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Oscar nominees Amanda Forbis and Wendy Tilby discuss Oscar exposure and creative risk-taking

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A few short weeks ago, 2 NFB films were nominated for Best Short (Animated) at the 2012 Oscars. Wild Life, by Amanda Forbis and Wendy Tilby, was one of them. (The other is Patrick Doyon’s Sunday. You can watch and download both here).

The nomination marked the Forbis-Tilby duo’s second Oscar nod. In 1999, their When the Day Breaks, a film about the irony of loneliness in urban contexts told from the vantage point of a pig called Ruby, had also made the shortlist of that same category.

Though caught in a flurry of media interviews, the nominees gracefully made time to speak to me from their home in Calgary. Between enthusiastic dog barks (the mailman was at the door), Tilby and Forbis, each on a separate phone, warned me no one ever can tell their 2 voices apart. Having already established the truth of that assertion, a minute into the conversation, I decided to take their word for it and not even try.

Carolyne Weldon: Wild Life was just nominated at the Oscars. What does this change for you?

Amanda Forbis & Wendy Tilby: Probably this is a bigger deal for [co-nominee] Patrick [Doyon]. He’s young, and it’s his first film. I don’t want to say it gives you “more weight”, but an Oscar nomination does make everything easier. Within the Film Board, it means more chances of making another film. On the outside, for our commercial work, there are agencies that will care about that kind of stuff. But more than anything, it will give our film exposure. You know, it’s different for short films. If a feature film is nominated, that means millions of dollars in revenue. Not for us. For us, it means more people will see it, something that can be hard for shorts.

That fact alone is very affirming and validating, in that “our work paid off!” sort of way. The film is being seen, and people are “getting it”. Which for us can be hard to believe.  Sometimes we’ll ask ourselves: “What sort of egg have we laid?!”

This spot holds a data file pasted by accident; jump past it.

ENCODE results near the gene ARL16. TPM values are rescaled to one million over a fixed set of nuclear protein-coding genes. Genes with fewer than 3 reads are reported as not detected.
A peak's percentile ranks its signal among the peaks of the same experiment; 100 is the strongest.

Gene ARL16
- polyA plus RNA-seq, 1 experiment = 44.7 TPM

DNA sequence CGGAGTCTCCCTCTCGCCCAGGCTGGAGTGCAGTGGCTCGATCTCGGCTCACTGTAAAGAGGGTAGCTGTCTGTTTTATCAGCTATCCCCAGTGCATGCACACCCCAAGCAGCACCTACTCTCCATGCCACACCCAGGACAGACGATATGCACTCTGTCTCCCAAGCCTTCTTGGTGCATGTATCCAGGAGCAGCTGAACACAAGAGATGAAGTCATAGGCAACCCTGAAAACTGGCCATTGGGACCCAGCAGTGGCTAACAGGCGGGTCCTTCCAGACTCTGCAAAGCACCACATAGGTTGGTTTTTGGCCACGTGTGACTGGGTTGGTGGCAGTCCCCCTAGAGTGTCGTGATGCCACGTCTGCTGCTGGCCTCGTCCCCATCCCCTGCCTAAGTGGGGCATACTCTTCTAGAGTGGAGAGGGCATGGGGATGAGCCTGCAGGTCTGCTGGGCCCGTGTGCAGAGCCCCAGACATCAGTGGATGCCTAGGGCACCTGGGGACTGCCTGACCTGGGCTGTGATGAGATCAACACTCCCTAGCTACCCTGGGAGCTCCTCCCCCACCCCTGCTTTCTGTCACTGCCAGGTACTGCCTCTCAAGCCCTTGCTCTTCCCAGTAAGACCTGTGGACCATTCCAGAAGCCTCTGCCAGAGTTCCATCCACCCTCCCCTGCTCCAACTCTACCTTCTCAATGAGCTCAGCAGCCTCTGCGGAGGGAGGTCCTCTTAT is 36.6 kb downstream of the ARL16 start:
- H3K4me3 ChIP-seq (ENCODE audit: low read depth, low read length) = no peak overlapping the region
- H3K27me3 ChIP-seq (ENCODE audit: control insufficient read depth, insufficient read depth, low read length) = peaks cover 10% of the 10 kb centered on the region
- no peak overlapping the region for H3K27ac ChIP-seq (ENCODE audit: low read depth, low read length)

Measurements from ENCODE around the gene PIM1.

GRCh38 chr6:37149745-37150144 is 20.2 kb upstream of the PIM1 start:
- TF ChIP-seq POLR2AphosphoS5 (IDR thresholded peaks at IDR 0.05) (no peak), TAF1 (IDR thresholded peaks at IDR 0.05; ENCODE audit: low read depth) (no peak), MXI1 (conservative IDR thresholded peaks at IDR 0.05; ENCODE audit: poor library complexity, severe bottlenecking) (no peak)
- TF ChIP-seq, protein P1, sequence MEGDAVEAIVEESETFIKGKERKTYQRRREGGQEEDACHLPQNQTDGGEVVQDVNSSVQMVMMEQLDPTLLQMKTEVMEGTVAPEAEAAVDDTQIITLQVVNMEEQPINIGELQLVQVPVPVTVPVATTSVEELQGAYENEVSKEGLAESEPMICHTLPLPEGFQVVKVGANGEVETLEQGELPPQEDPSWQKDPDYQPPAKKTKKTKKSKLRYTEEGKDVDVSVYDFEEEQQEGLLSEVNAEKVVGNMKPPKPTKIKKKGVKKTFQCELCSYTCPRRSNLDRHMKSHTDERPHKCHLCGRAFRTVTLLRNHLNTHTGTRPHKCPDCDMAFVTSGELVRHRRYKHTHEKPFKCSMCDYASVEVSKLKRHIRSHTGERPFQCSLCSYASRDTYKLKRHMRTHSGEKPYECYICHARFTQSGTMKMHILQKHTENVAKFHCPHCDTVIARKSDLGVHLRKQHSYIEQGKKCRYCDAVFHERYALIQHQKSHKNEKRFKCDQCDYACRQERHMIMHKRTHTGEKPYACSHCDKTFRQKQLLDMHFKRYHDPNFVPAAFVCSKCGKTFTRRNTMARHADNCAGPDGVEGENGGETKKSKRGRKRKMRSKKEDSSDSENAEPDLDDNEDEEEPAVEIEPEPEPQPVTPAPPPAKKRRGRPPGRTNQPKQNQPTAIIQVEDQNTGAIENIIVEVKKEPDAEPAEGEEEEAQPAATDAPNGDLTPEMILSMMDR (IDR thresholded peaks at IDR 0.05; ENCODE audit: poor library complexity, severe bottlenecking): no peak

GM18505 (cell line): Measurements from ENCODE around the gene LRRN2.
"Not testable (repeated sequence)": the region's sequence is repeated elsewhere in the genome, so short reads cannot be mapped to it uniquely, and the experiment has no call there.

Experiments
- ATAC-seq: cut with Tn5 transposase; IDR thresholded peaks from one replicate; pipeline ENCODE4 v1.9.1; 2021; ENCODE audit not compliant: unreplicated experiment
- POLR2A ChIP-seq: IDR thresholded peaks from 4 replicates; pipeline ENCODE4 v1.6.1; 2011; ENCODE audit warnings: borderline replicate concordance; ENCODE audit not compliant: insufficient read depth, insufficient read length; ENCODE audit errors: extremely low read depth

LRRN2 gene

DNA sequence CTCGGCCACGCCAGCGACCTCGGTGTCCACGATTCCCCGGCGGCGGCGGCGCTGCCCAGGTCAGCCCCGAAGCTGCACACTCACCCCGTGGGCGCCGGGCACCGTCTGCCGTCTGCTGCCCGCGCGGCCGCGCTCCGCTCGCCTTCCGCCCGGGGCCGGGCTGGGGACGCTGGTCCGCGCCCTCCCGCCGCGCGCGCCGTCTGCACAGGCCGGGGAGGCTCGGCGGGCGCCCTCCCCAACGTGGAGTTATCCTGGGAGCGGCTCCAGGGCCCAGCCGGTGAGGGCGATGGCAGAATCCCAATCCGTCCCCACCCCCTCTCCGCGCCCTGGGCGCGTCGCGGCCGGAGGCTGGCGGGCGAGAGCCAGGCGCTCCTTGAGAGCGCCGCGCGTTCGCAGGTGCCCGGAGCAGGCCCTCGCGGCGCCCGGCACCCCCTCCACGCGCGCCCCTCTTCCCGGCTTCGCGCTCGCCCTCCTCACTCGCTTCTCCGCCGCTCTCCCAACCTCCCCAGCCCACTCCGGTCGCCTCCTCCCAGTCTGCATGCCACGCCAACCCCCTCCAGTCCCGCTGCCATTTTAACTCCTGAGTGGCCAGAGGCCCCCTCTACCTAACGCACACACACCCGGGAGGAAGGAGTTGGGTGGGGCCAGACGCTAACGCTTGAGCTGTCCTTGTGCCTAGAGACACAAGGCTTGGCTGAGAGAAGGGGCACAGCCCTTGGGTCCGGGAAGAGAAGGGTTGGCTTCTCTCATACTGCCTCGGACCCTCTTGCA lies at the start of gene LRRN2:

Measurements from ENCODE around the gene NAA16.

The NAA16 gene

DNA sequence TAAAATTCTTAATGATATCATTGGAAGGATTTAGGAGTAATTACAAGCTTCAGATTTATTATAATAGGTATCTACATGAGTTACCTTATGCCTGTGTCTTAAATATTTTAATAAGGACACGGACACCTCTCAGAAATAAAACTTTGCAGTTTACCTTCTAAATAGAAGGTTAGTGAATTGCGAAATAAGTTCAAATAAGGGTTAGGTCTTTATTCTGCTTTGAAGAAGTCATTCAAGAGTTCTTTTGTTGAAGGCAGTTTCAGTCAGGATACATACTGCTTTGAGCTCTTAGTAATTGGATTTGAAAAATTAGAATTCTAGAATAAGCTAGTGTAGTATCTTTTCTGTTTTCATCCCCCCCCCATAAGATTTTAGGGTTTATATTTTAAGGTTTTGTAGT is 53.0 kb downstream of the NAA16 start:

CW: Speaking of people “getting” it, how concerned were you about people not “getting” the end?

AF&WT: *SPOILER ALERT* We were worried about people not getting the ending. It’s a risk. But we preferred that risk to telling the story too boldly. It was very important to us to not be overly graphic. We did not want to show a dead body in the snow. Blue paint on white. We were very adamant on that. We’re aware the whole dénouement can even be seen as bringing in a new level of confusion. The man walking away… people are confused by that. Is he still alive? He’s walking! What is heartening, however, is that the more times people see the film, the more they get it. We didn’t set out to make something hard to understand, something deliberately obtuse. But there you have it.

CW: I spent time in Alaska and the Yukon and I’m somewhat of familiar with these stories of men setting out on foot and marching towards their freezing death, in the dead of winter. Do you feel the film can be understood by someone who doesn’t have that regional consciousness? Like say, Québécois people, or Europeans?

AF&WT: We knew we were making a “regional film”. We wanted to make a film about the immigrant experience, to show what it’s like to settle in a new place, as a first generation immigrant. I always wanted to illustrate the loneliness of the Prairies, the wide expanse of it, all that space, and silence. Can the Europeans picture that? I don’t know.

CW: Maybe the Germans? They’re obsessed with the Yukon.

AF&WT: Maybe the Germans. The bottom line is you can’t please all the people all the time! But the reality we are depicting is real. We heard about this BC man, a remittance man who lived in a small cabin by himself. This man had invited guests over on Christmas night. To get to his cabin, his 2 guests had to cross a lake by boat. Crossing this lake, they drank all the beer. When they got there, drunk and empty handed, the host was so furious he left. He just walked out. They found him at morning, sitting under a tree, pipe clenched in his teeth, dead as a doornail.

These are also stories about mental illness. Our remittance man had had it. He was going “home”.

CW: What’s next for you?

AF&WT: After finishing anything, we always think we’ll take this nice long deserved break. In reality, this never happens. We have a few ideas. What we’ll need to do now is decide which one we most want to work on.  But I can tell you one thing: it’s going to be shorter this time, and quicker.